National Quail Symposium Proceedings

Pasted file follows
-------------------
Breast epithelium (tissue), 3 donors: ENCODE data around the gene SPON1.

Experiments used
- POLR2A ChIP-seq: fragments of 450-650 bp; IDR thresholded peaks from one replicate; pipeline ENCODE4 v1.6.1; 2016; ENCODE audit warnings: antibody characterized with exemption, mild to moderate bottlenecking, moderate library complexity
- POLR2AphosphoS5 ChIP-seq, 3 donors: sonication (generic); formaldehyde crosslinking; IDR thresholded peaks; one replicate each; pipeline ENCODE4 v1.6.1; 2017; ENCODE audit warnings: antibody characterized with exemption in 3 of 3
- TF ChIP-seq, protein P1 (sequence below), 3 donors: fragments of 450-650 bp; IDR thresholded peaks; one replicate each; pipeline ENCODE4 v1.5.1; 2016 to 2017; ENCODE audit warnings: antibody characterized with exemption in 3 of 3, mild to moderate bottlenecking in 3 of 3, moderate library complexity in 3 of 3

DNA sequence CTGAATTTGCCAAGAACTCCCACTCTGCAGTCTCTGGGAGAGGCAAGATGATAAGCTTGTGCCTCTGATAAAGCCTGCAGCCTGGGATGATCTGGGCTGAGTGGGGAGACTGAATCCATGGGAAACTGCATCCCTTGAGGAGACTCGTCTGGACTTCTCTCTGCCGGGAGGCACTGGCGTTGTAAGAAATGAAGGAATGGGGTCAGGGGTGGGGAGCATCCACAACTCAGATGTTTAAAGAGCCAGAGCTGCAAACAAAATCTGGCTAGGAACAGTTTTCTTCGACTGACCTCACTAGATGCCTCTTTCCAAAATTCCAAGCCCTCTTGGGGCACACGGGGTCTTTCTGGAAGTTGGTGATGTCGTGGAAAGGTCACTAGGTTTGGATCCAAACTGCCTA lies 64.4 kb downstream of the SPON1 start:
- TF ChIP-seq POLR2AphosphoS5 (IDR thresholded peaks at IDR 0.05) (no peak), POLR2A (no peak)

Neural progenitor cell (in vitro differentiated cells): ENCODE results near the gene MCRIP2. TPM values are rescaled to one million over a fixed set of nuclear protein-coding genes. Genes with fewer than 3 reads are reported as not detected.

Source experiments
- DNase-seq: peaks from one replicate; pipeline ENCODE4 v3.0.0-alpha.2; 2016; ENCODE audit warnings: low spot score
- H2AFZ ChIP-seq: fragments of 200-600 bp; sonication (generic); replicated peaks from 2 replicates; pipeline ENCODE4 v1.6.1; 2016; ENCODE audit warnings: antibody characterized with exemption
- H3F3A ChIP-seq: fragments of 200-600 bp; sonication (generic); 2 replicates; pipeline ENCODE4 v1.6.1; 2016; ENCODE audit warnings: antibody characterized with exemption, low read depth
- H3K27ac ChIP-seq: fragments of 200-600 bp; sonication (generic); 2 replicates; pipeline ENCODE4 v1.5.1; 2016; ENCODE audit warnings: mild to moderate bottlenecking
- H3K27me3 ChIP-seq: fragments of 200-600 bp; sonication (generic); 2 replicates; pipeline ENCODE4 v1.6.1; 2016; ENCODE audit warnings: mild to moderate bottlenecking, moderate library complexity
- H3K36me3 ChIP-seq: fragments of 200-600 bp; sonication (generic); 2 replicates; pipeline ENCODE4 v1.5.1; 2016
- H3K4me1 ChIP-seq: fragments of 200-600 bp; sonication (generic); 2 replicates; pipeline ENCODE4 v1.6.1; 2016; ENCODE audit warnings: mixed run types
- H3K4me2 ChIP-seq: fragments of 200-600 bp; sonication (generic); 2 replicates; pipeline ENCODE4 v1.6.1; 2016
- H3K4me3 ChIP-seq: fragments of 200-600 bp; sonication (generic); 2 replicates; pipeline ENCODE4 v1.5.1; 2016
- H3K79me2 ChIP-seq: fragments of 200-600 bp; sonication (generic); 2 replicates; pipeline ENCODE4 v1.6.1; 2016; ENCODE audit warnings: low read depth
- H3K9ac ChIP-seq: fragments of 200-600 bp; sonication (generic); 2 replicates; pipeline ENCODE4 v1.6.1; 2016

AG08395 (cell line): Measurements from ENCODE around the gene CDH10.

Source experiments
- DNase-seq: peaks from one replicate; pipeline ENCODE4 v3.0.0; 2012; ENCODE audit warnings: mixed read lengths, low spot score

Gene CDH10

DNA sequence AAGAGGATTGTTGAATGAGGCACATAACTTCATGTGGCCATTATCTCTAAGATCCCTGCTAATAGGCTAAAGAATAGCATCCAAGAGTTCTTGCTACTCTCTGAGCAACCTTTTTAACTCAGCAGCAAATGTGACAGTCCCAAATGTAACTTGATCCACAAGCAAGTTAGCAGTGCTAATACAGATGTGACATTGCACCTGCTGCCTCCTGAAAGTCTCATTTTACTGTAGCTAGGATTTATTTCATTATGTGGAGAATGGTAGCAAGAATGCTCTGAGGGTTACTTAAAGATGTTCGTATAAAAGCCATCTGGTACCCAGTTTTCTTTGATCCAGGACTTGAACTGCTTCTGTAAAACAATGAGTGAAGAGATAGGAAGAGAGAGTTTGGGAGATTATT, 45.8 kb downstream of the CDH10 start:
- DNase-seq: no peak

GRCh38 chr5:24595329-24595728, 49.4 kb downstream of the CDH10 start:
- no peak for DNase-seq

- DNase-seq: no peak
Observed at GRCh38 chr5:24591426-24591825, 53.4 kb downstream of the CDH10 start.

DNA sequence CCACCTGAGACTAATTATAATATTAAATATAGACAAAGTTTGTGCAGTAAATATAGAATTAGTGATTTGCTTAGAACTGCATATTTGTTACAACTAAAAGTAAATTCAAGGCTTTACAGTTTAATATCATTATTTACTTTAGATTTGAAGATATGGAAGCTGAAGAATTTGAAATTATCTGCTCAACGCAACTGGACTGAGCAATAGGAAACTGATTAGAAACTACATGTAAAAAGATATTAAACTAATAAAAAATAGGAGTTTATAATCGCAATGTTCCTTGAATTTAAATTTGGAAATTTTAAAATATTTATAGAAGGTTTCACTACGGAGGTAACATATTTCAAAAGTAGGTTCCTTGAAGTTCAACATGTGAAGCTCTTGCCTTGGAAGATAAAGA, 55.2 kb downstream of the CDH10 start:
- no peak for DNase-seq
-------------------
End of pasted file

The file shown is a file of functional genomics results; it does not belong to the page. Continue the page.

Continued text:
Lack of early nesting habitat may be limiting population levels of northern bobwhites (Colinus virginianus) and early successional songbirds on agricultural landscapes. Alternatively, detrimental effects of mesomammal predators on nesting success and survivorship of bobwhites may be causal at low densities. Previous research has documented increased use of agricultural areas by bobwhites on farms with field borders, but bobwhites had low nesting success in these areas. No replicated studies in the southeast United States have been conducted investigating the effects of field borders and mesomammal predator reduction on bobwhite and songbird abundance. We conducted a 3-year study on farms in Hyde, Tyrrell, and Wilson counties, North Carolina using a 2 x 2 factorial treatment combinations and a blocked study design. On each study area, 4, 200-ha farm blocks were randomly assigned 1 of 4 treatments. Treatments included: (1) 5–10 m fallow vegetation borders on all disked field edges, (2) removal of mesomammal nest predators (raccoons (Procyon lotor), opossums (Didelphis virginianus), and foxes (Urocyon cinereoargenteus and Vulpes vulpes)) between January through June of each year, (3) a combination of field borders and predator reduction, or (4) neither treatment. In 1997–99, we measured fall abundance of bobwhite coveys on farm blocks using morning covey call surveys and summer abundance of songbirds using variable radius point counts. Field borders were established in 1996 in Hyde and Wilson counties and 1997 in the Tyrrell county study area. Number of mesomammal predators annually removed from farm blocks averaged 42 (SE = 3.5) and was similar between study areas and years. Field border farm blocks had consistently more coveys heard than non-border farm blocks (F1,2 = 216.0, P < 0.004). However, there were no differences in the number of coveys heard between predator reduction and non-reduction farms (F1,2 =10.4, P = 0.084). Farms with both field border and predator reduction had more coveys heard compared to other farm blocks (F1,2 = 43.3, P < 0.0223). Summer bobwhite abundance was greater on field border areas (F1,6 = 5.93, P < 0.051). No other differences in songbird abundance were detected between field border and non-border farms. In 1997, songbird nest density was estimated in field border and non-border farms on the Wilson County study area. Field border farms had higher nest density, particularly for field sparrows (Spizella pusilla) and common yellowthroats (Geothlypis trichas), and had greater nesting bird diversity. Field borders were a practical technique to increase bobwhite abundance on small farm blocks. Increases in bobwhite abundance associated with predator reduction on small farms with field border would not be economically feasible in most circumstances.